On the second day of hearings on the January 26th Eggners Ferry Bridge accident, Coast Guard and National Transportation Safety Board questioned workers involved in the elision involving a Foss Maritime cargo ship and the bridge connecting Aurora to Land Between the Lakes. U.S. Coast Guard Court Recorder Nick Parham says as they investigate the causes of the crash, officials could discover that decisions made by multiple people led to the crash:
"Typically what we would say would be that in our causal analysis, 'This or that led to it happening', so the factors including the individual decisions, company decisions, any decisions that led to that, so it would be a combination of factors."
After the Coast Guard determines these factors, Parham said officials will decide what, if any, actions they should take against individuals involved:
"If it was in terms of an individual that was onboard the vessel, that would be an action against their licensing where it could be anything from further training to actual, possible suspension. Those are some of the options available. If it was one of the companies or a state entity or anything like that, that would be civil penalties for that process."
The Delta Mariner’s Chief Mate and the Coast Guard Bridge Administrator, Western Rivers, testified yesterday. Today, representatives from Foss Maritime management will speak along with another crewmember from the ship.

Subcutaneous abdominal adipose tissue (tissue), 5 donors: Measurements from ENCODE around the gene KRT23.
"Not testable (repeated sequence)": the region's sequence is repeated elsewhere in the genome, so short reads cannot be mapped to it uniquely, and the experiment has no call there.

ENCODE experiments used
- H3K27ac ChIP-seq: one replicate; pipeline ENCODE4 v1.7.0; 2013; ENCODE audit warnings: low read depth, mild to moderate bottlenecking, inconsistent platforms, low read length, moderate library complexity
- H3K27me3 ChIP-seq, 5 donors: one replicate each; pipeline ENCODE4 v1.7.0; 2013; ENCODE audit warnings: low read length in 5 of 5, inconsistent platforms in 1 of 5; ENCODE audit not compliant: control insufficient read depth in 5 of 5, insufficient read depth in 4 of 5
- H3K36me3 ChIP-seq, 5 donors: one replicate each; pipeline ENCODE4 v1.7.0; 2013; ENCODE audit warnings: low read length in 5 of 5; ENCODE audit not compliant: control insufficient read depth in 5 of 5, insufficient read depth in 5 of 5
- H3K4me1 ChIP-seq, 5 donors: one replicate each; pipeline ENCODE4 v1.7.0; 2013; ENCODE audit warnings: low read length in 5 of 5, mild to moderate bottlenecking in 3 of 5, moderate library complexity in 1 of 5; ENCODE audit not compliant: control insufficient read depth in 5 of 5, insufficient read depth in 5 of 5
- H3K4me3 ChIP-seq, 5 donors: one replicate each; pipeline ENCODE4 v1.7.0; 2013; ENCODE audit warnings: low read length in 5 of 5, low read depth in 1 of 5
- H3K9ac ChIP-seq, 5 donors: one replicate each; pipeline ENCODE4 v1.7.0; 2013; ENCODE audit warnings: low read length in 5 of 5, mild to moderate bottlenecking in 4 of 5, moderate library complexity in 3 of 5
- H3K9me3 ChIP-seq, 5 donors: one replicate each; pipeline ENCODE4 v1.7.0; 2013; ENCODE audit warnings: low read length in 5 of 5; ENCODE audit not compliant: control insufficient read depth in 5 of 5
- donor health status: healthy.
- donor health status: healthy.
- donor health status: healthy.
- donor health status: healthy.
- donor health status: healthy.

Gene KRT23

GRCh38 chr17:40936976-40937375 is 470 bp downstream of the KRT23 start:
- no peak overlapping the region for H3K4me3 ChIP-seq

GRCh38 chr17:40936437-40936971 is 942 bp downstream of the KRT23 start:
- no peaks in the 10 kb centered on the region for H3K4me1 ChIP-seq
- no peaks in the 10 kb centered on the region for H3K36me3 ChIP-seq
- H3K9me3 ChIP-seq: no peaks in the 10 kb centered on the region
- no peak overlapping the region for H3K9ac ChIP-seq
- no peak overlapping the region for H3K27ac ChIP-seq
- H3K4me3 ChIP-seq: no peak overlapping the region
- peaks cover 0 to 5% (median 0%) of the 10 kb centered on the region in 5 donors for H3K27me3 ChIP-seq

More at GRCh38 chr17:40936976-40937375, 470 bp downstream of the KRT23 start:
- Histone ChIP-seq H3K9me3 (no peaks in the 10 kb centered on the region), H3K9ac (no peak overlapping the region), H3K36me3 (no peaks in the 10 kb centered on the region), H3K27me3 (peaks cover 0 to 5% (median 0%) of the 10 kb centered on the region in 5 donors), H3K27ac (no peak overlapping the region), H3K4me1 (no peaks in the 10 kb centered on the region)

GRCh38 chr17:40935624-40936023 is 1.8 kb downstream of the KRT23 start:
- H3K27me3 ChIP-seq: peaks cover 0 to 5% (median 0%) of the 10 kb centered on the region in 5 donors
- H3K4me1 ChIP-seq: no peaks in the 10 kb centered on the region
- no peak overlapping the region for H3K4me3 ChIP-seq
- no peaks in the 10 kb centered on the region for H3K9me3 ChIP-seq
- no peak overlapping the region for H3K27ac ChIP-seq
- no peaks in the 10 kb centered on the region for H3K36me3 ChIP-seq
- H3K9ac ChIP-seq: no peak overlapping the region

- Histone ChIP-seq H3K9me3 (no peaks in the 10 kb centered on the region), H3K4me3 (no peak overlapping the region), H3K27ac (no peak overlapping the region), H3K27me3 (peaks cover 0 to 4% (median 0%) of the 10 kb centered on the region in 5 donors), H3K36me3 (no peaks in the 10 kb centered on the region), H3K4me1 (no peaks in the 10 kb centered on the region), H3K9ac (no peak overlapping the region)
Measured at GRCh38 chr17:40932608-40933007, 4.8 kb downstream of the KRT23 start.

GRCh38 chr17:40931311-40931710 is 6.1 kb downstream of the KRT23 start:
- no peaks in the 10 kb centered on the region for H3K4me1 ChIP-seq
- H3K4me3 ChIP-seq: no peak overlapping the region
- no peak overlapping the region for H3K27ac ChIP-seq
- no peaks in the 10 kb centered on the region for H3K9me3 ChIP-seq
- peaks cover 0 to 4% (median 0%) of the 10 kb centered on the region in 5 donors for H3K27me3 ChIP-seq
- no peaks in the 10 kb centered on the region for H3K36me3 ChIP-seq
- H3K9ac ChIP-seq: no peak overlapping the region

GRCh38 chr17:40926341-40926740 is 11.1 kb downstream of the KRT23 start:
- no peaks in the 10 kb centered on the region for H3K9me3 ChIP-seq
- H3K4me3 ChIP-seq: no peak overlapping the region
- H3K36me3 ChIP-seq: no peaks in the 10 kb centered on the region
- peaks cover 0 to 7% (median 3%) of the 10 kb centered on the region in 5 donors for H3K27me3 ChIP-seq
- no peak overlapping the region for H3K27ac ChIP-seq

The Delta Mariner crew began to tell its story this afternoon during Coast Guard and National Transportation and Safety Board Hearings on the ship’s collision with the Eggners Ferry Bridge, on January 26th.
Chief Mate John Newland described noisy conditions onboard the ship before the crash. He said with all the wind screen wipers on all the of the ships windows operating it was tough to hear much communication.
When asked if he was aware of proper Coast Guard regulations for bridge lighting, he paused for nearly a minute and explained that steering the vessel required focus.
He didn’t think about whether the lights fit regulation. "I wasn't particularly addressing that at the time sir," Newland responded to the question. He continue, "I was steering the ship and it's a very demanding job and I had my full attention focused on it."
Newland did say that the ship did perform its standard procedure lighting the bridge with spotlights. He also said he had a feeling the ship was not going to travel under the bridge’s main span. Newland’s testimony is ongoing.
Mid-Day Update Below:
The second day of the Eggners Ferry Bridge hearings opened this morning with an audio recording from the night the Delta Mariner collided with the bridge.
A confused crew can be heard from the recordings 20 minutes prior to the accident. The pilot, captain and chief mate discussed the lighting signals and whether or not the ship could clear the bridge. And then the sound of a crash.
Coast Guard and National Transportation Safety Board officials are conducting an investigation to determine the cause of the collision that collapsed more than 300 feet of the bridge. Coast Guard Bridge Administrator, Western Rivers Eric Washburn says a notice was issued to via radio prior to the night of the crash indicating lights on the bridge were out. To his knowledge, the notice was still airing on the day of the crash.
Testimony resumes later this afternoon when federal officials will hear from the Delta Mariner’s chief mate.